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A deep musk with light floral notes and a touch of sandalwood and patchouli. *Contains activated charcoal.
Dead Sea Mud Scrub
Musky earthy fragrance with amber and green basenotes. Contains activated charcoal, sea salt, and various clays as exfoliants.
Lily, lilac, rose, hyacinth and about a dozen other florals are packed into this one!
A deep musk with light floral notes and a touch of sandalwood and patchouli. *Contains activated charcoal.
One of our top selling fragrances! Roasted almonds with wild cherries. Contains ground oatmeal as an exfoliant.
Butt Naked Scrub
Fruity explosion! Apple, pear, orange, and other fruits mixed with a light coconut fragrance. Contains sea salt as an exfoliant.
Natural undiluted sandalwood. Nothing but the purest fragrance. Very earthy and woodsy.
Lavender fragrance blended with sweet peppermint oil. Great for aromatherapy.
Sweet and fruity. Pomegranate, cherry, and about a dozen other fruits. Very Strong!
After testing dozens of lavender fragrances this is the best we have came across! Straight lavender floral goodness.
Very strong and clean scent. Sage and other mild greens. Contains sea salt, peppermint leaves, and ground oatmeal as exfoliants.
Moonlight & Roses Scrub
Fresh hydrangea flowers mixed with rose fragrance. One of our favorites! Contains sea salt, ground oatmeal and rose petals.
Mens type fragrance. Smells like a sporty cologne. Something you'd expect from an Axe Shower Gel.
Black Raspberry Vanilla
One of our favorites, black raspberries blended with vanilla beans. Once you smell it you'll be in love.
Asian Tea Blossom
Sweet tea and herbs with light notes of berries and other fruits. Very unique fragrance.
Mostly sweet orange and plumeria with patchouli, amber, vanilla, and about a dozen other fragrances. *Contains activated charcoal as an exfoliant.
Our favorite pure mango fragrance with hints of papaya to give it a kick. Contains ground orange peel as an exfoliant.
Pine and orange fragrances with actual pine tar. Contains silica sand, activated charcoal, &ground oatmeal as exfoliants.
Our take on the traditional African shea soap. Oakmoss and Aloe top notes with light floral undertones. Contains activated charcoal. Top Seller!
Oatmeal Milk & Honey
After years of testing different scents we believe we have the best Oatmeal Milk & Honey on the planet. Contains ground oatmeal as an exfoliant.
One of our personal favorites. A sharp woodsy floral. Almost perfume like but we would consider ours a nice unisex fragrance. Contains sea salt and ground oatmeal as exfoliants.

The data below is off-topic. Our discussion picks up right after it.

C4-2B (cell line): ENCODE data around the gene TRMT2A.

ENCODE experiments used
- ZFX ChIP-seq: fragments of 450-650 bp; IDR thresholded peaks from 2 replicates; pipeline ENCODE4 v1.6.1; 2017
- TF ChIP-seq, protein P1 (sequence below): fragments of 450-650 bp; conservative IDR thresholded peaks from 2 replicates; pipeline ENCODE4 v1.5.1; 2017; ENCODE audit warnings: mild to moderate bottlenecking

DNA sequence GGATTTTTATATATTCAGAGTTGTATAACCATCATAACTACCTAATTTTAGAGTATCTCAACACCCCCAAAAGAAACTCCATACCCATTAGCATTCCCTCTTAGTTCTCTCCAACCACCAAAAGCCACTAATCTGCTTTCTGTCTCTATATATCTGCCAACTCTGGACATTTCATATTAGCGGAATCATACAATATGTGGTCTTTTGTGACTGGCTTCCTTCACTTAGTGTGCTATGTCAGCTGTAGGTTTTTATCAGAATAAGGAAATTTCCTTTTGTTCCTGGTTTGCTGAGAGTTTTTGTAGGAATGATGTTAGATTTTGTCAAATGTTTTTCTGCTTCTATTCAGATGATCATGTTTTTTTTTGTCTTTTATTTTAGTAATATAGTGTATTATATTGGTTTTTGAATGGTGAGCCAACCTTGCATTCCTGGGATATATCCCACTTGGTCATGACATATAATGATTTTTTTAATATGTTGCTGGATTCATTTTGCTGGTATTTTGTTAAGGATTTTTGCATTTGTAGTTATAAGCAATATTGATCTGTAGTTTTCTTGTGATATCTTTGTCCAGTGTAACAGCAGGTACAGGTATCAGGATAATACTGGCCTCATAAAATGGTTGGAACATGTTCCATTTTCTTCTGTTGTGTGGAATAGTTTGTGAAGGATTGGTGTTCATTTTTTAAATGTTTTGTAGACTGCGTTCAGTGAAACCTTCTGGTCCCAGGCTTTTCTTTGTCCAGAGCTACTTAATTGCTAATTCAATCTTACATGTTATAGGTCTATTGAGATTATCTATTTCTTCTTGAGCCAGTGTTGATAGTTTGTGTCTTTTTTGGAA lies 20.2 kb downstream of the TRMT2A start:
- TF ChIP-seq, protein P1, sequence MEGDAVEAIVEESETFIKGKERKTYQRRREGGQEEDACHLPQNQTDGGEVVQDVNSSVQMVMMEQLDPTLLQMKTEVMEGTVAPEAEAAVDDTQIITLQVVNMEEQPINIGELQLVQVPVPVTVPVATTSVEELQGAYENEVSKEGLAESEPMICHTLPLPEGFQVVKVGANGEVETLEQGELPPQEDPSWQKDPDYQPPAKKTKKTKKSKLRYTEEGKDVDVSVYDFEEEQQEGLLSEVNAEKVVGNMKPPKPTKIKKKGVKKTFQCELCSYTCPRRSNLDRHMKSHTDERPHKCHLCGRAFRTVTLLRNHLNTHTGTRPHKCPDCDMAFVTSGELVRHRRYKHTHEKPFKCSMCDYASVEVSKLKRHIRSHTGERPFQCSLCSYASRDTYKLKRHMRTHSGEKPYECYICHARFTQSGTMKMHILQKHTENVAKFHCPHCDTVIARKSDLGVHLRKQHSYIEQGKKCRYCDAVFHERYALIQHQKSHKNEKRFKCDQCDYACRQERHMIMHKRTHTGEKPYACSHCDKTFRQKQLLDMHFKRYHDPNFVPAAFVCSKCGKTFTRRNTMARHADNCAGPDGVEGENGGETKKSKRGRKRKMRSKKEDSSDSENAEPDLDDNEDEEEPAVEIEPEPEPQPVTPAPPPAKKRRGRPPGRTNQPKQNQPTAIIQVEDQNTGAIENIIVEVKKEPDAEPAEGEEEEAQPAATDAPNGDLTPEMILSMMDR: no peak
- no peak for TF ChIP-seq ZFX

Handmade cold-processed soap is an ideal project you can carry out at home. It is usually colored with botanical elements and scented with essential oils to make it look like it just came from an artist's gallery. The good thing about these soaps is that they are gentle on sensitive skin because they lack additives that are harmful to the human body. Although there are many methods of making soaps, the cold-process is an art of making healthy soaps that were passed down over generations to the creative designs we see today.
People are turning into more natural alternatives as they become more aware of the long-term effects of the antibacterial soaps. Have you ever asked yourself when the first cold processed soap was made? And who were the people behind this skillful art? In this article, we give a comprehensive guide of how the handmade cold processed soaps came into existence. We will also discuss the process of making the handmade cold processed soaps and later look into the benefits of olive oil for skin, and saponification.
A Brief History of Cold Processed Soap Making
The first solid evidence of soap-like substance dates back to around 2800 BC in ancient Babylon. The Word ‘soap' was derived from the Latin word ‘Sapo', which acquired its name from Mount Sapo in Rome. Animal and plant fat was combined with wood ashes to produce a substance that could be used as a detergent. This means that Babylonians were the first people to master the art of making soaps using natural ingredients. These soaps were used in cleaning cotton and wool that was used in the textile industry for more than 5000 years.
According to The Ebers papyrus, that traces its origin in 1550 BC in Egypt, the ancient Egyptians produced a soap-like substance by mixing vegetable and animal oils with alkaline salts. The Early Romans had a different take as they made the soap from urine. Phoenicians, on the other hand, would use wood ashes and goat's tallow to create soap as described by Pliny the Elder in 600BC. Looking at this trend, all of them made soap by mixing salts, fats, and oils.
The only difference between the soaps that were made in the ancient times is that they were used for cleaning cooking utensils rather than bathing and personal hygiene. Some also used the soaps for medicinal purposes the fact that they were purely made from natural components.
Small groups of soap makers used an exclusive technique in the early beginnings of soap making. This led to a high demand for soap causing a monopoly in many areas because the production of soaps was so expensive. Soap recipes became widely known over time but many still found it costly to come up with a product of their own. The main ingredients of soap back then were vegetable oils, animal oils, and plant byproducts.
LeBlanc, a Frenchman, discovered a chemical process in 1791 that led to the reduction of soap prices. Another Frenchman identified a correlation between fats, acid, and glycerin 20 years later which marked the beginning of the modern way of soap making.
Further Advancements in the Soap Industry
The science of chemistry led to further advancements in the soap industry because many people had understood the ingredients and formula used in making natural soaps. The laundry soap became a separate commodity from the bathing soap. Milder soaps were converted into personal use and they could be packaged before being sold.
A new era came in the 1970s which saw the invention of liquid hand soaps. Although they performed the same function as the bar soaps, they could be used in cleaning different items and surfaces. Today, we have a variety of soaps with different scents and color that were made for different purposes. The ‘cold-processed method' is the most common process of soap making used today.